With the Grand National weights announced on Tuesday, Tony Calvin gives the rundown on the ante-post market for the big event at Aintree.
"First up is Give Me A Copper, who rates a bet at [40.0] and bigger. He was bought by current connections for £270,000 at the Aintree sales in April 2016, so it would be nice to turn up there three years later and win the big one for them."
I can honestly say the first time I looked at the Grand National market on the exchange, was at around midday on Tuesday.
And I was a bit taken aback that it was [27.0] the field, I can tell you.
The weights were officially announced at 3pm this afternoon - though they were sent out, embargoed, just after 11am and discussed in detail at the Weights Lunch in Liverpool soon after, I imagine - so keep an eye out for likely running plans from trainers and owners.
As is often the case, the handicapper has tried to tempt the class horses at the top of the weights to run by easing their burden, and Bristol De Mai and Anibale Fly have been dropped 5lb and 3lb respectively.
But others have not been so fortunate, and some of the Irish horses have been raised significantly from their marks at home.
Last year's winner Tiger Roll has been left on his mark of 159 but I expect Gigginstown weren't too chuffed to see their recent Thyestes Chase runner-up Alpha des Obeaux given an extra 3lb.
But I don't reckon many people will be unduly moaning - Auvergnat's connections could be the exception, as he is due to race off 152, and his current mark in Ireland is just 143 (though he was clearly a fair bit better in the cross country sphere) - and, as the betting suggests, this is one open race.
Gigginstown swept the board in Sunday's Grand National Trial at Punchestown and the winner Dounikos (2lb well-in) and the third General Principle are possible Aintree contenders, with the latter the more likely to turn up to judge from Gordon Elliott's comments after the race.
You could go around the houses making a case for many of these but two catch my eye at the current prices.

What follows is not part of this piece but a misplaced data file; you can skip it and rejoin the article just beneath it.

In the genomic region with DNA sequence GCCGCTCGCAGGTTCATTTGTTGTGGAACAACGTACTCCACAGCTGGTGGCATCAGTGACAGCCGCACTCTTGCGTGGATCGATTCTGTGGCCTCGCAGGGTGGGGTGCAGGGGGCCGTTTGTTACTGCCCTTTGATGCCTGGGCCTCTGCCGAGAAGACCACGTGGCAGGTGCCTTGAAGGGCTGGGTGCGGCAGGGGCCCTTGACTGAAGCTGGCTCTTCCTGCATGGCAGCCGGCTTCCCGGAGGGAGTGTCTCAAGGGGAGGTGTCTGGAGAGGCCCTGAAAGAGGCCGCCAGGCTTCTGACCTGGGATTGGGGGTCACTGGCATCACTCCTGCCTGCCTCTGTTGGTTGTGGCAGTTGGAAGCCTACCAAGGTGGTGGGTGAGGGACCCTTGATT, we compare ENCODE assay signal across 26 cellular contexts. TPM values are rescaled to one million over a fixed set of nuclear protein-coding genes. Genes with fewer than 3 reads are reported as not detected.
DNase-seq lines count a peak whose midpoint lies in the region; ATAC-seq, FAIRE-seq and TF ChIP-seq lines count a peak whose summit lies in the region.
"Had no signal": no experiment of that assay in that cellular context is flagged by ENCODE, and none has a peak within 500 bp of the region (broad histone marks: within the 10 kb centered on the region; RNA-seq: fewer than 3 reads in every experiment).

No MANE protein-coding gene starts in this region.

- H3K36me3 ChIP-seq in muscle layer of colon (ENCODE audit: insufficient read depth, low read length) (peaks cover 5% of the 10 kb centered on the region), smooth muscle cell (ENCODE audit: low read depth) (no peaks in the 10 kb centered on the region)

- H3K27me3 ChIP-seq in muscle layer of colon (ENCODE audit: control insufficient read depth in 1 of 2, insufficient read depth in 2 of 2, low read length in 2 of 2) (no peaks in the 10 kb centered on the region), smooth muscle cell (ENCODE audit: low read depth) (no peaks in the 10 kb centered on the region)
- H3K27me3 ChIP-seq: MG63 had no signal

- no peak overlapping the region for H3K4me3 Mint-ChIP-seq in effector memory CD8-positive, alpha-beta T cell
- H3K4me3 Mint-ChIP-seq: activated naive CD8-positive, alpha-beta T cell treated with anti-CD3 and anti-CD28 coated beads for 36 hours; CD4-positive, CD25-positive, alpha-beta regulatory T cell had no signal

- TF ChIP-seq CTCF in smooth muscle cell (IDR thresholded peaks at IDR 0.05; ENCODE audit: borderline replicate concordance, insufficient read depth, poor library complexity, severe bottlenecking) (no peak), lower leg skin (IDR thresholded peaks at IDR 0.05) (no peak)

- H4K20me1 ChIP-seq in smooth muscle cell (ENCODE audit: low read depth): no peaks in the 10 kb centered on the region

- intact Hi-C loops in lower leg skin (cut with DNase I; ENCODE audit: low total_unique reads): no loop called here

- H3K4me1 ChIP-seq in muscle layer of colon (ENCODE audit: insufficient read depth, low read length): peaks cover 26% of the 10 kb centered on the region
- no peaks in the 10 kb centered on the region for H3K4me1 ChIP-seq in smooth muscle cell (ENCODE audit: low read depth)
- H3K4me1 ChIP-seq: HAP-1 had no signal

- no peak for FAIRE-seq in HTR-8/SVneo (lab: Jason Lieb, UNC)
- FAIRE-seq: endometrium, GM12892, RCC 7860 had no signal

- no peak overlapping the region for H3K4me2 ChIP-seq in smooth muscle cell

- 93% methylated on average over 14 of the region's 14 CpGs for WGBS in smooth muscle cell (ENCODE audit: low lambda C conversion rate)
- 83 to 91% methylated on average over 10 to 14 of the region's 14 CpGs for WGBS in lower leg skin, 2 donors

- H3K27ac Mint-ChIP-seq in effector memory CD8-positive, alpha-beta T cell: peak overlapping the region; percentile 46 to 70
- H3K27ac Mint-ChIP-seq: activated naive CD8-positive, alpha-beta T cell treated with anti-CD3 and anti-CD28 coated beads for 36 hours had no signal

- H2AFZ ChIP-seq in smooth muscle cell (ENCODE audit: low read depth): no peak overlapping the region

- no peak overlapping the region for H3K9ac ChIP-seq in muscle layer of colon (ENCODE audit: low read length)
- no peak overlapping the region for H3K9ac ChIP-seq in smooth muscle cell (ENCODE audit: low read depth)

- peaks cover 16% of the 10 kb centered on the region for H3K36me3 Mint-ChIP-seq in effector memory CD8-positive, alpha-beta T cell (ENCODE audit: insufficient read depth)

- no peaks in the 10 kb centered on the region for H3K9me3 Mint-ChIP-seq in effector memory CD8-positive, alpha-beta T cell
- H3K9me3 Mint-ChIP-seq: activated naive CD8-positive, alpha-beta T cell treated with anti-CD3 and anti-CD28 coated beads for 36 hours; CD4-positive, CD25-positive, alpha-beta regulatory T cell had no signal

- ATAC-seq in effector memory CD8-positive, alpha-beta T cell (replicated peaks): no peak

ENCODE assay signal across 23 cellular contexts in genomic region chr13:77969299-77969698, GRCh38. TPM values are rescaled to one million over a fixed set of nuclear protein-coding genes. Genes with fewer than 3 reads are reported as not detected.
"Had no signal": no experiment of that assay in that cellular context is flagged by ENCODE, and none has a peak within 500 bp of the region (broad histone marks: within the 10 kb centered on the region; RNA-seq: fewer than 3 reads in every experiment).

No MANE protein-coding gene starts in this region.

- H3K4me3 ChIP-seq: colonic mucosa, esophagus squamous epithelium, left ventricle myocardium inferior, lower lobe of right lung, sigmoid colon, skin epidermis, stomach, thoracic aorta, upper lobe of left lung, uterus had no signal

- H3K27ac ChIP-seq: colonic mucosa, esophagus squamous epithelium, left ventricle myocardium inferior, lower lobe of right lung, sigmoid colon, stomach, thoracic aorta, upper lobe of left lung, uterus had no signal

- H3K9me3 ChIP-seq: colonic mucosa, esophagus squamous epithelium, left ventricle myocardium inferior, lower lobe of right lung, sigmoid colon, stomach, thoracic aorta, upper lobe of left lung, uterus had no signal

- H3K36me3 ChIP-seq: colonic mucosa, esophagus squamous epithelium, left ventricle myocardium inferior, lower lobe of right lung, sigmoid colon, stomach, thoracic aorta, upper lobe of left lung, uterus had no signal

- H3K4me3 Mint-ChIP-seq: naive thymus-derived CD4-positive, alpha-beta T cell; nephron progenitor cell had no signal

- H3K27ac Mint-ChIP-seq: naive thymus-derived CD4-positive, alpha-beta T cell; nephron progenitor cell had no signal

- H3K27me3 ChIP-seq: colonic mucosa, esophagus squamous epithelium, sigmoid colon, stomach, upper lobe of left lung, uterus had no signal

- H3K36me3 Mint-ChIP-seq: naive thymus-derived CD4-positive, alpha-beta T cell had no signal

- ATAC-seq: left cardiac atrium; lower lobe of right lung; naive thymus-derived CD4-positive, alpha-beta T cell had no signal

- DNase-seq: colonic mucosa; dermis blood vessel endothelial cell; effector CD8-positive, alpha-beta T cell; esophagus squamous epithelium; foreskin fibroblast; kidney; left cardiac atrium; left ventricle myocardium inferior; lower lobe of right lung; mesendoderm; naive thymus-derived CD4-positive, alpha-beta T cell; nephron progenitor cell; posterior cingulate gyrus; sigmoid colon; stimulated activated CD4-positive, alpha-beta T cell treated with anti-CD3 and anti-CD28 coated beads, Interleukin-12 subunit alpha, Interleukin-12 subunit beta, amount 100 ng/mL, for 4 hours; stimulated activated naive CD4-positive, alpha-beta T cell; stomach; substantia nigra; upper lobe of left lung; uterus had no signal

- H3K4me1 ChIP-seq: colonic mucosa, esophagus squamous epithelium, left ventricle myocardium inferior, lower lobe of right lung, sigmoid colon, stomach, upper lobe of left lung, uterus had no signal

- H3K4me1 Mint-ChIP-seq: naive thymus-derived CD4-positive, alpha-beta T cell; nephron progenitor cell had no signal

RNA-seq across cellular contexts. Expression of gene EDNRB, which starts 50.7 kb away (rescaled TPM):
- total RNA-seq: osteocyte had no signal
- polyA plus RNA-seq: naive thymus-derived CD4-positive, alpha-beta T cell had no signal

First up is Give Me A Copper, who rates a bet at [40.0] and bigger. He was bought by current connections for £270,000 at the Aintree sales in April 2016, so it would be nice to turn up there three years later and win the big one for them.
He has only made the track six times since, so the 9yo has clearly had his issues, but he has won three of those and there was a lot to like about his reappearance run at Sandown 10 days ago, his first outing since winning a match at Kempton in November 2017.
He jumped and travelled really well on the inner there, and ran a far more promising race than the beaten distance would have you believe.
Indeed, he traded at a low of [2.44] in running round the final bend, and the pre-race betting - he went off at a Betfair SP of [20.0], compared to his industry return of 14/1 - suggested he would need the run. He definitely shaped that way and, indeed, his trainer Paul Nicholls had indicated as much beforehand.
He has been all the rage for the Ultima at Cheltenham since Sandown, and now heads the betting for that 3m1f handicap on the opening day, and a solid run will cement his Aintree participation.
Obviously, any fragility in his make-up will be tested by the Cheltenham-Aintree double - and, with so little chasing experience he hardly has the classic Grand National profile - but that is the plan at the moment and he looks well worth chancing at the price.
Mind you, he was available at [55.0] before the price crashed at 3pm, but I would look to back him at [40.0] or bigger.
He is currently 60th in the list, so needs plenty of horses to drop out, but a mark of 145 would have got you into the race in recent years.
Payment to end barren spell
Singlefarmpayment was agonisingly beaten a short-head in the Ultima at Cheltenham in 2017, and he is the other one on my radar at [70.0] or bigger.
I have no idea if he is an intended runner, so you may want to wait until you hear of Tom George's plans, but he has been spoken of in Aintree terms before and he looks to have an excellent chance at the weights.
I know we have said that about the horse numerous times since he won at Cheltenham in December 2016, and he has been an in-running layer's dream with defeats at odds-on six times in his career, including last time out when hitting [1.29] when beaten a head by Cogry at Cheltenham in December.
Clearly, that is a concern but I think the Aintree test promises to suit, as he jumps very well in the main and he is a horse that you can see being settled off the pace, and creeping into the race late on.
He may well flatter to deceive again, but I'll take him being in a position to throw it away again at this stage!
I'm back tomorrow for a look at the weekend action once running plans are clearer. Until then, best of luck.